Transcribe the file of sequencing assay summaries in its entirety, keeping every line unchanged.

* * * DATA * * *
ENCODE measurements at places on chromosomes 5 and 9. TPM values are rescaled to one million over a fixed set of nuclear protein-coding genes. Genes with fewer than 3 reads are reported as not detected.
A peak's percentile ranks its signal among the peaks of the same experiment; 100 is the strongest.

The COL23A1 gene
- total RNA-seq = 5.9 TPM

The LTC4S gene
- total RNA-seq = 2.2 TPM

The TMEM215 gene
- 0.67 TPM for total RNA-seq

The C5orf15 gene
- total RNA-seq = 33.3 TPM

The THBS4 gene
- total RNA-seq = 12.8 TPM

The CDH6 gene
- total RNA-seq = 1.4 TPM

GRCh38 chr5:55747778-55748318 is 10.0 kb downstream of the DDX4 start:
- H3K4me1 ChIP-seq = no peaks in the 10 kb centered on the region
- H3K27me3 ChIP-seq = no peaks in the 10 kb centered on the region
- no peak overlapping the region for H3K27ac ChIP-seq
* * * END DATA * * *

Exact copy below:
ENCODE measurements at places on chromosomes 5 and 9. TPM values are rescaled to one million over a fixed set of nuclear protein-coding genes. Genes with fewer than 3 reads are reported as not detected.
A peak's percentile ranks its signal among the peaks of the same experiment; 100 is the strongest.

The COL23A1 gene
- total RNA-seq = 5.9 TPM

The LTC4S gene
- total RNA-seq = 2.2 TPM

The TMEM215 gene
- 0.67 TPM for total RNA-seq

The C5orf15 gene
- total RNA-seq = 33.3 TPM

The THBS4 gene
- total RNA-seq = 12.8 TPM

The CDH6 gene
- total RNA-seq = 1.4 TPM

GRCh38 chr5:55747778-55748318 is 10.0 kb downstream of the DDX4 start:
- H3K4me1 ChIP-seq = no peaks in the 10 kb centered on the region
- H3K27me3 ChIP-seq = no peaks in the 10 kb centered on the region
- no peak overlapping the region for H3K27ac ChIP-seq